A trial of AZD8931 and chemotherapy for bowel cancer (PANTHER)

Cancer type:

Bowel (colorectal) cancer
Colon cancer
Rectal cancer
Secondary cancers




Phase 1/2

This trial looked at a drug called AZD8931 and chemotherapy for bowel cancer.

Cancer Research UK supported this trial.

This trial was open for people to join between 2014 and 2017. The team published the results in 2022.

More about this trial

Chemotherapy is a usual treatment for bowel cancer that:

  • isn’t possible to remove with surgery
  • has come back after treatment
  • has spread elsewhere in the body 

One combination of chemotherapy to treat bowel cancer is called FOLFIRI. It includes the following drugs:

  • folinic acid
  • fluorouracil 
  • irinotecan

Doctors wanted to improve treatment for bowel cancer that had come back or spread. They wanted to see if adding AZD8931 to FOLFIRI chemotherapy could help. AZD8931 was a new treatment when this trial was done.  

AZD8931 is a type of targeted cancer drug. It stops signals that cancer cells use to divide and grow.

The main aims of the trial were to:

  • see how safe AZD8931 is
  • find the best dose of AZD8931 to have alongside chemotherapy
  • learn more about the side effects
  • see if AZD8931 and FOLFIRI work better than FOLFIRI on its own

Summary of results

Trial design
This trial was for people whose bowel cancer had spread or come back. 

There were 2 parts to the trial. In part 1 the team looked at the best dose of AZD8931 to have alongside FOLFIRI chemotherapy. When they found this dose then part 2 began. 

FOLFIRI includes the drugs:

  • folinic acid
  • fluorouracil (5FU)
  • irinotecan

In part 2, people were put into a treatment group at random. The aim was for: 

  • half to have AZD8931 and FOLFIRI chemotherapy
  • half to have FOLFIRI chemotherapy on its own

The randomised part of the trial was cut short. This was because AZD8931 would no longer be available after a certain date. So from 2017 on, everyone who joined had AZD8931 and FOLFIRI chemotherapy.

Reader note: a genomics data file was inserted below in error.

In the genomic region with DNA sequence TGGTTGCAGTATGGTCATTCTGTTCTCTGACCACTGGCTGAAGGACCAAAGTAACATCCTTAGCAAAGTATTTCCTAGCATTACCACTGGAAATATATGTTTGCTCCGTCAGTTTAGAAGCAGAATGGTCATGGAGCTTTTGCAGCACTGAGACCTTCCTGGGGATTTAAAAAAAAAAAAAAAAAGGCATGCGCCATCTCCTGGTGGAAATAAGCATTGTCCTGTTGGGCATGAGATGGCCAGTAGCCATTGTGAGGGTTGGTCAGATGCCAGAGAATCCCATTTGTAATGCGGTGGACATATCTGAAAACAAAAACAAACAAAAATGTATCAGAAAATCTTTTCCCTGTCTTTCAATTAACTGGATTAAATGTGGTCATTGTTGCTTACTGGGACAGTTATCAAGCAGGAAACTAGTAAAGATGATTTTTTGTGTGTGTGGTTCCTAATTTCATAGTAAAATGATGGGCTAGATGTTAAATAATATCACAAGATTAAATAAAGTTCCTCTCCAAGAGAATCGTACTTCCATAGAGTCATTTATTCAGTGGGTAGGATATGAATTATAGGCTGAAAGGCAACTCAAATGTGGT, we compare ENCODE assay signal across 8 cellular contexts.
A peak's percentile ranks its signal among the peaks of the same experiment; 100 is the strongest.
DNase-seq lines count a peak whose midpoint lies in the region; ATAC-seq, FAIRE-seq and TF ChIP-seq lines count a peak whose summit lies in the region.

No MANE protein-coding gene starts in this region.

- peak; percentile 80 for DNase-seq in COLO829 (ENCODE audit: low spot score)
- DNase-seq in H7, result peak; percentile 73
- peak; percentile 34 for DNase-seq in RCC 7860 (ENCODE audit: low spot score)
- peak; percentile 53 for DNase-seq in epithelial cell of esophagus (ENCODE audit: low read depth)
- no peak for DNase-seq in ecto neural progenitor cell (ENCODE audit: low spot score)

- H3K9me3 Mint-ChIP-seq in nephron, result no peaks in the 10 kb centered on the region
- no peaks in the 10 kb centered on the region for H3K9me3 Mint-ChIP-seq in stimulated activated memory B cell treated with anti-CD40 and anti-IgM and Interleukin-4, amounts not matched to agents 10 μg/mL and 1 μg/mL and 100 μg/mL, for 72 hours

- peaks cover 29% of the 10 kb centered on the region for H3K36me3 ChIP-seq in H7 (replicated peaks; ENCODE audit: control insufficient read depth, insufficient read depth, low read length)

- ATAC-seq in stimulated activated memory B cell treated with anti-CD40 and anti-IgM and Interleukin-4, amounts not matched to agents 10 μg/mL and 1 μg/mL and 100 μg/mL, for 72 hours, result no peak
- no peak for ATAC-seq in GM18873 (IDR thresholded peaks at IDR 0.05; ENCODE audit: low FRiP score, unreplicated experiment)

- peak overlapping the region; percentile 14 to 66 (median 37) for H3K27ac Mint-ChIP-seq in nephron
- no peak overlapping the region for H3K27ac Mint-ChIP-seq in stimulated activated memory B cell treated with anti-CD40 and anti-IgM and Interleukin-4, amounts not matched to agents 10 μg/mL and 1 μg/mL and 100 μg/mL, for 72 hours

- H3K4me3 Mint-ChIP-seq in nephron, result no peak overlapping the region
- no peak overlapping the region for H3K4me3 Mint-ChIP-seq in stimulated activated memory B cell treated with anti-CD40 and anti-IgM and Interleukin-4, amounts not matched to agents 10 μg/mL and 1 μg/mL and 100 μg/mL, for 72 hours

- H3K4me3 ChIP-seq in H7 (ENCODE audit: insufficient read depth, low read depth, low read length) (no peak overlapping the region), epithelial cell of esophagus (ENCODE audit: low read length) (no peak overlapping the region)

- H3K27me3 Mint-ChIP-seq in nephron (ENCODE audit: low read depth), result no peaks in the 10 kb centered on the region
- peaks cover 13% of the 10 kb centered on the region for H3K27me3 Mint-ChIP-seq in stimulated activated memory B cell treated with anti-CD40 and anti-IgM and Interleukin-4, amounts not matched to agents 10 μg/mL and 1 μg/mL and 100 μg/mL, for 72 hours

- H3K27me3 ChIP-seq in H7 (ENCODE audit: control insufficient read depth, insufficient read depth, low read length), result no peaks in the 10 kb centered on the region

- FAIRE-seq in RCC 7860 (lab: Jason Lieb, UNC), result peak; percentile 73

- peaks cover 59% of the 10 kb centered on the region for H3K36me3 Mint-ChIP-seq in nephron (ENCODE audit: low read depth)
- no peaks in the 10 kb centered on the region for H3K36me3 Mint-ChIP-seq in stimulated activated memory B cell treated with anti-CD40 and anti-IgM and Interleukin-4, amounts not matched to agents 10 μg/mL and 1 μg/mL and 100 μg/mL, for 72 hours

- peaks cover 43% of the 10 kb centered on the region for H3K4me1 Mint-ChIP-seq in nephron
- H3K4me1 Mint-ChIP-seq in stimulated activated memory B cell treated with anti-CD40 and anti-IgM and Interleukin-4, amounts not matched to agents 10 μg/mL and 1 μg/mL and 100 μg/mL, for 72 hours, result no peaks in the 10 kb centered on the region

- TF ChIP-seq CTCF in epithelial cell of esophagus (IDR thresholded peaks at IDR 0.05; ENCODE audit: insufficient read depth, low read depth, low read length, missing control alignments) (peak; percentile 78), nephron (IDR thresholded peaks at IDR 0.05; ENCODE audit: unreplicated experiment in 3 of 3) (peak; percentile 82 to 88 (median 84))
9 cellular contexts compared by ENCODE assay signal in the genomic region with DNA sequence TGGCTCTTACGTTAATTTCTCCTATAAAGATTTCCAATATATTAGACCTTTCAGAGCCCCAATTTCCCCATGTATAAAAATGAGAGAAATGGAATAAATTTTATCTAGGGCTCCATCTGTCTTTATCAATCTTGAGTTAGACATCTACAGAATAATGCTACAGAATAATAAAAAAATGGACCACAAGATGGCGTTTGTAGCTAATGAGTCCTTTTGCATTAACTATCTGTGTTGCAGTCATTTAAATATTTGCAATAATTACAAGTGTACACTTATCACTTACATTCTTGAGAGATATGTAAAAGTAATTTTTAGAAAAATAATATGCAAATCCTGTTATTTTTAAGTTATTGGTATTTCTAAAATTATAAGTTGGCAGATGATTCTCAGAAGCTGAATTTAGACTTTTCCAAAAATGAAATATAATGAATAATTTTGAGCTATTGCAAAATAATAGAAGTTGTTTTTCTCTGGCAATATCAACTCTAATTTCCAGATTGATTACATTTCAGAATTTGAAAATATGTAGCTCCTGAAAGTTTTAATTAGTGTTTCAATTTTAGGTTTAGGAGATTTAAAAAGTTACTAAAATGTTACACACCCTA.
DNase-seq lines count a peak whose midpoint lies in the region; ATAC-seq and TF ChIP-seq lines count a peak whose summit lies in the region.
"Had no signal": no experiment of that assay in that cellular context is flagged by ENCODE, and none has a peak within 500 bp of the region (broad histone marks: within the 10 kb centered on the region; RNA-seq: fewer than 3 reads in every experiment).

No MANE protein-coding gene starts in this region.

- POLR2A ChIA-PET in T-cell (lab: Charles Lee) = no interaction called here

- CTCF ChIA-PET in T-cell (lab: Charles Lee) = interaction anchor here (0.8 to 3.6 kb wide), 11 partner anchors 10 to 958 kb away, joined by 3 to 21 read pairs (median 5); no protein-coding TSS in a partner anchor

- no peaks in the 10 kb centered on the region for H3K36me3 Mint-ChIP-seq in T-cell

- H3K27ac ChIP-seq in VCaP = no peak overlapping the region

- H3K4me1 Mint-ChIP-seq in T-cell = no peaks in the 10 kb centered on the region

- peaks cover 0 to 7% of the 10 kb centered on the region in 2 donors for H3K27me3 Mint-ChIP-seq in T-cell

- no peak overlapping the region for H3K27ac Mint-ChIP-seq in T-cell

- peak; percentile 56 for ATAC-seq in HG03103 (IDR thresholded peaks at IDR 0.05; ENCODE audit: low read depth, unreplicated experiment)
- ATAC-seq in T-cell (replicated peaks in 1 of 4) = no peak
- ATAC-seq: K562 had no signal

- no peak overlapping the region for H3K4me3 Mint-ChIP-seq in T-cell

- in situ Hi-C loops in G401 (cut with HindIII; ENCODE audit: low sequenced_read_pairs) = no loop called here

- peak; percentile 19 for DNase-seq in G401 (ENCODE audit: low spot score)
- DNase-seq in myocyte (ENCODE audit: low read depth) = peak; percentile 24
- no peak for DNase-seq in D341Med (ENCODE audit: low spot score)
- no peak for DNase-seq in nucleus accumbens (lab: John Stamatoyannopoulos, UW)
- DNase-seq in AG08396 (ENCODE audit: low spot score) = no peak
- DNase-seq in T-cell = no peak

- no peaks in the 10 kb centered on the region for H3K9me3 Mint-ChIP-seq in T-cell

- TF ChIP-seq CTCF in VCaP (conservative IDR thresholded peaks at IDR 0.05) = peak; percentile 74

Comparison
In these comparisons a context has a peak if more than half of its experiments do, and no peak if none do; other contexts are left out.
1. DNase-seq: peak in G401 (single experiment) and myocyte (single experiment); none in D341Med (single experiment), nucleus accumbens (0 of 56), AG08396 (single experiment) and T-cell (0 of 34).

18 people had AZD8931 and FOLFIRI chemotherapy. Of those, 12 had the highest dose of AZD8931. 

The team found the best dose and schedule of AZD8931 to give. 

The research team looked at how well treatment was working 3 months after starting. These results are for the 12 people who had the highest dose of AZD8931. The team found that out of the 12 people the cancer had:

  • got a bit smaller in 3 people 
  • stopped growing in 8 people 
  • continued to grow in 1 person 

The team say these results aren’t as good as having FOLFIRI chemotherapy on its own. But it’s hard to draw any firm conclusions because of the small number of people in the trial. 

Side effects 
Everyone taking part had at least one side effect. Many were mild or didn’t last long. Some had more severe side effects. 

The most common severe side effects of AZD8931 and FOLFIRI chemotherapy included:

  • diarrhoea
  • a drop in the number of white blood cells Open a glossary item
  • high blood pressure
  • liver changes 

The trial team found the highest dose and schedule of AZD8931 to use. They found that adding this to FOLFIRI chemotherapy was safe and the side effects weren’t too bad. But AZD8931 and FOLFIRI didn’t improve treatment for bowel cancer compared with FOLFIRI chemotherapy on its own. 

Even so, all trial results help doctors and researchers understand more about different cancers and the best way to treat them.

More detailed information
There is more information about this research in the reference below. 

Please note, this article is not in plain English. It has been written for health care professionals and researchers.

Journal articles
PANTHER: AZD8931, inhibitor of EGFR, ERBB2 and ERBB3 signalling, combined with FOLFIRI: a Phase I/II study to determine the importance of schedule and activity in colorectal cancer
D Propper and others
British Journal of Cancer, published online November 2022. 

Where this information comes from    
We have based this summary on the information in the article above. This has been reviewed by independent specialists (peer reviewed Open a glossary item) and published in a medical journal. We have not analysed the data ourselves. As far as we are aware, the link we list above is active and the article is free and available to view.

Recruitment start:

Recruitment end:

How to join a clinical trial

Please note: In order to join a trial you will need to discuss it with your doctor, unless otherwise specified.

Please note - unless we state otherwise in the summary, you need to talk to your doctor about joining a trial.

Chief Investigator

Professor Daniel Hochhauser

Supported by

Cancer Research UK
CRUK & UCL Cancer Trials Centre
Experimental Cancer Medicine Centre (ECMC)
NIHR University College London Hospitals Biomedical Research Centre
University College London (UCL)

Other information

This is Cancer Research UK trial number CRUKD/12/015.

If you have questions about the trial please contact our cancer information nurses

Freephone 0808 800 4040

Last review date

CRUK internal database number:


Please note - unless we state otherwise in the summary, you need to talk to your doctor about joining a trial.

Last reviewed:

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